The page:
West Coast quake alert botch-up showed lack of training, finds independent report

By Lee Scanlon

A lack of training and a lack of understanding about emergency communications best practice led to a botched earthquake warning for the West Coast last year, says an independent report. Photo / 123RF
A lack of training and a lack of understanding about emergency communications best practice led to a botched earthquake warning for the West Coast last year, says an independent report. Photo / 123RF

A West Coast Civil Defence warning of a possible big earthquake on the Coast was a "misinterpretation of the facts" caused by lack of training and understanding, says an independent report.

West Coast Civil Defence issued the warning on November 24, 10 days after the Kaikoura earthquake. The warning was written by public information manager Andy Thompson, a Civil Defence volunteer. It was signed off by Civil Defence regional manager/group controller Chris Raine, who is employed by the West Coast Regional Council.

The warning was retracted an hour after it was made public - but by then it had gained national media coverage and been rebutted by the Ministry of Civil Defence.

The regional council subsequently commissioned an independent review from Perception PR and Marketing.

Perception's report, released last night, concluded the earthquake warning was issued with the best of intentions, to encourage Coasters to be prepared.

"However, the source of the information was neither investigated nor verified. The statement was in fact a misinterpretation of the facts, which then caused distress to West Coast locals and visitors."

The biggest problem was lack of training and understanding about best practice emergency communications, the report said.

Other contributing factors were:

• Unclear reporting lines;

• Heavy reliance on a small group of people to respond to a 24/7 event;

• Lack of appropriate tools;

• Tired employees and volunteers.

The report said getting factual and simple messages to people was essential in a civil defence emergency and could mean the difference between life and death.

People in key roles needed to be well trained and practised in their roles. They must have confidence they were providing the facts.

"The lack of planning around sharing critical and potentially life-threatening information is concerning, especially considering the telecommunication issues and the large number of tourists on the West Coast."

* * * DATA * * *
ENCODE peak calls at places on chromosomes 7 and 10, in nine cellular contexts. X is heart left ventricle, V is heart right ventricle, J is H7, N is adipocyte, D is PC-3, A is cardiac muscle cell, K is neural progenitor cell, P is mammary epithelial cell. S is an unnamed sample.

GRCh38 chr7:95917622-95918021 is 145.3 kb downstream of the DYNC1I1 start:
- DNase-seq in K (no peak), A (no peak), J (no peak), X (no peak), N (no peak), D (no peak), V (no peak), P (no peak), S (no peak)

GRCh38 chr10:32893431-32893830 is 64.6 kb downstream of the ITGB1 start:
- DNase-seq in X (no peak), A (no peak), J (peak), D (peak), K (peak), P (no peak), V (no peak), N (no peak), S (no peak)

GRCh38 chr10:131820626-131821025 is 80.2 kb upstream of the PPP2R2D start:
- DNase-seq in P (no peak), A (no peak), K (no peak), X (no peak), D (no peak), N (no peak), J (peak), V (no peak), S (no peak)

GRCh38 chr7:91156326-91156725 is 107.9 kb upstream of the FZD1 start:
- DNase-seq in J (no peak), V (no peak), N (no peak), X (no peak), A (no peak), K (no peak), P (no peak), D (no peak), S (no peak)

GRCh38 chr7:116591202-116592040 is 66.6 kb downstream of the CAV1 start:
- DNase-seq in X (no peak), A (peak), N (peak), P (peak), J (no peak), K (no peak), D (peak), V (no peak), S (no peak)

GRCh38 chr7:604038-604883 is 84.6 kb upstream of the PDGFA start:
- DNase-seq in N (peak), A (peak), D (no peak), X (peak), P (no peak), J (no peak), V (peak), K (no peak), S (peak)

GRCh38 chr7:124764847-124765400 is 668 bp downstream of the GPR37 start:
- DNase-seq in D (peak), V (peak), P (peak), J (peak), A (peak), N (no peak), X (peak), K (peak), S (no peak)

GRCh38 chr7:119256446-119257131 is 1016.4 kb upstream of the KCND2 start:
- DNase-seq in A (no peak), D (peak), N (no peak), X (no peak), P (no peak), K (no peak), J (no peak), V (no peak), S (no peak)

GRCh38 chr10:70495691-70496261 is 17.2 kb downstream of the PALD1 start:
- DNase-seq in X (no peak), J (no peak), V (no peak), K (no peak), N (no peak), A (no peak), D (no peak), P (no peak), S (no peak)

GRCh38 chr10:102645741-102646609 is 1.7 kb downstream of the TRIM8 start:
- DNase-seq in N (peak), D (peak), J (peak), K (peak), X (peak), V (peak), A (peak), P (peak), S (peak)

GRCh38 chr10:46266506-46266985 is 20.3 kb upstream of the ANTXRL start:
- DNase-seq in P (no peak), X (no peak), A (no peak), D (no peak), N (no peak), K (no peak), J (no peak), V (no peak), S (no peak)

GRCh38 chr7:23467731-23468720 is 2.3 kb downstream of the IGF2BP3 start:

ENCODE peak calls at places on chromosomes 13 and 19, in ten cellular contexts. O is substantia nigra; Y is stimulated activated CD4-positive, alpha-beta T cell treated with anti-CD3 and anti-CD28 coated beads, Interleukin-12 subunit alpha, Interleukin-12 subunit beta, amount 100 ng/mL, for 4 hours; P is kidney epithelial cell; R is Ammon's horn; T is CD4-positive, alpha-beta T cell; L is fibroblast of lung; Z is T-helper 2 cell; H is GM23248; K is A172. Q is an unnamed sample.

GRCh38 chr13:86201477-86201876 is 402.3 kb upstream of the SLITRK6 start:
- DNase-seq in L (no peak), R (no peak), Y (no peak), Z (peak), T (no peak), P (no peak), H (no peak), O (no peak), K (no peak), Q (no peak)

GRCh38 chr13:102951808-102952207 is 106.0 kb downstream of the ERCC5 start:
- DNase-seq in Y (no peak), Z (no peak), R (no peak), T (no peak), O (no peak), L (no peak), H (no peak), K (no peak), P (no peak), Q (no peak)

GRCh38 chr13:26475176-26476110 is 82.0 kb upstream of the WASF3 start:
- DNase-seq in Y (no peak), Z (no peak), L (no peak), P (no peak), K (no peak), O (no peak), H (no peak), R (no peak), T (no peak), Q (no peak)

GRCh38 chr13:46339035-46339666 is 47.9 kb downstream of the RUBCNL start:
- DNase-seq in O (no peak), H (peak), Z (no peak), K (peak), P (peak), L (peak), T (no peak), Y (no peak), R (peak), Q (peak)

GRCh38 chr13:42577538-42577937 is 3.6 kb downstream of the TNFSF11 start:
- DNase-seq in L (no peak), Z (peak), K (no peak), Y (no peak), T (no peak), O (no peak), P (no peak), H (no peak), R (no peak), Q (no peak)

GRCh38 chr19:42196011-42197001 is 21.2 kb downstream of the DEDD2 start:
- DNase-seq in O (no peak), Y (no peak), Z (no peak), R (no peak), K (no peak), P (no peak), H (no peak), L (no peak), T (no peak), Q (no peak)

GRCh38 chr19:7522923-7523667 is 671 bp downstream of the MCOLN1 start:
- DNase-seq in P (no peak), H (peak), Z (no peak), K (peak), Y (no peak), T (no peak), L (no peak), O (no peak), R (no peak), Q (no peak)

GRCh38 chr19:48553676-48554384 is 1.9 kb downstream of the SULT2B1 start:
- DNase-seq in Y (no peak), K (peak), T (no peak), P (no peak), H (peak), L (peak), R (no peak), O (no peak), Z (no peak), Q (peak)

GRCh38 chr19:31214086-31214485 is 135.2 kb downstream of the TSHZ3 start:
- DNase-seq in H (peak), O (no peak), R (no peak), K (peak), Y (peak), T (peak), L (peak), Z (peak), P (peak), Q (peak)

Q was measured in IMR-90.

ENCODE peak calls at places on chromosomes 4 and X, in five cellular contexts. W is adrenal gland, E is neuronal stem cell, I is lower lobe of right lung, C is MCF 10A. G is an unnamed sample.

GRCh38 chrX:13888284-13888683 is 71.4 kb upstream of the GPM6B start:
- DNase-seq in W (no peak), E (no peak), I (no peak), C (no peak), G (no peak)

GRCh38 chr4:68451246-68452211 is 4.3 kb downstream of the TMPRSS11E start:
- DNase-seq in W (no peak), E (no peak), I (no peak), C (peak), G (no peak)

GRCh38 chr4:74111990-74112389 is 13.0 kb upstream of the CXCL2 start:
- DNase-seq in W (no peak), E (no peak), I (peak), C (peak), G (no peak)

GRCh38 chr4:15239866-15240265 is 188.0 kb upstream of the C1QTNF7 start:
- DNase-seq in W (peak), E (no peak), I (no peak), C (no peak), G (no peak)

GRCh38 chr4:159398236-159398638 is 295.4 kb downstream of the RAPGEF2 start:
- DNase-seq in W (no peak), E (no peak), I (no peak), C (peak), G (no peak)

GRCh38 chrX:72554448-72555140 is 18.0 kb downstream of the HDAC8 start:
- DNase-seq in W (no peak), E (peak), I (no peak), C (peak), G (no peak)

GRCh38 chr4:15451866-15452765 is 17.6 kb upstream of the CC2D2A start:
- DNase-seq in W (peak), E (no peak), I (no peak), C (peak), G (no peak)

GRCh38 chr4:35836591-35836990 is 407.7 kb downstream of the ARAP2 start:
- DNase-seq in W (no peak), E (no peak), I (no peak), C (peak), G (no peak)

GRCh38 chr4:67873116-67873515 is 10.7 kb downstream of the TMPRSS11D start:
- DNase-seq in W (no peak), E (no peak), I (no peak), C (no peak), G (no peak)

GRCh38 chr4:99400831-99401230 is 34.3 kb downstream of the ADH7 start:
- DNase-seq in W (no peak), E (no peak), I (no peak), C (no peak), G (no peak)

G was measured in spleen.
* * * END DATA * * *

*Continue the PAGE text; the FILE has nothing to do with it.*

Relying on the media to communicate with the public was also surprising, considering the diversity of various audiences, potential language barriers and telecommunication black spots on the Coast.

Relying on one person to undertake all communications in a large-scale emergency was concerning and unrealistic.

In a major incident, the Coast was likely to need outside support. Processes must be clearly documented and easy to find.

Perception's recommendations included:

• Developing a communications policy;

• Reviewing and amending the role description of the regional manager/group controller, including training on external communications;

• Media training to group senior team members;

• Developing an analogue means to share information;

• Developing at least two communications kits in different locations;

• Recruiting and training additional public information managers.

Council responds:

The regional council's chief executive Mike Meehan said the council commissioned the report because it wanted to learn from the incident.

"If things weren't in place we needed to know what we had to put in place. I also wanted someone independent to have a look at the impact of what happened and give us some strong recommendations on how to make it right."

The report said West Coast Civil Defence, Raine and Thompson had suffered damage to their reputations. Meehan said the council wanted to fix that.

"We've got an important job to do. We need to have the trust and confidence of the public that we will do that job well."

The report recommended an apology to Thompson, who wrote the earthquake warning statement which was signed off by Raine.

Meehan said Thompson - a volunteer - had been subject to some unwarranted public criticism from regional council staff. The council unreservedly apologised to him. "He did a very good job. He was just following directions. We have full confidence in him in his abilities in that role."

Meehan said the report's conclusions came as no surprise.

"There's always room for improvement. We'll get on and make those changes and make things better."

Perception was helping the council make the changes.

They would include a comprehensive review of council's Civil Defence communications strategy, including fact checking and sign-off procedures, those authorised to issue statements, and stakeholder groups that needed to be communicated with.
Longer term the council would address its wider communications responsibilities including the role of social media and the 24/7 nature of modern communications.

- Westport News

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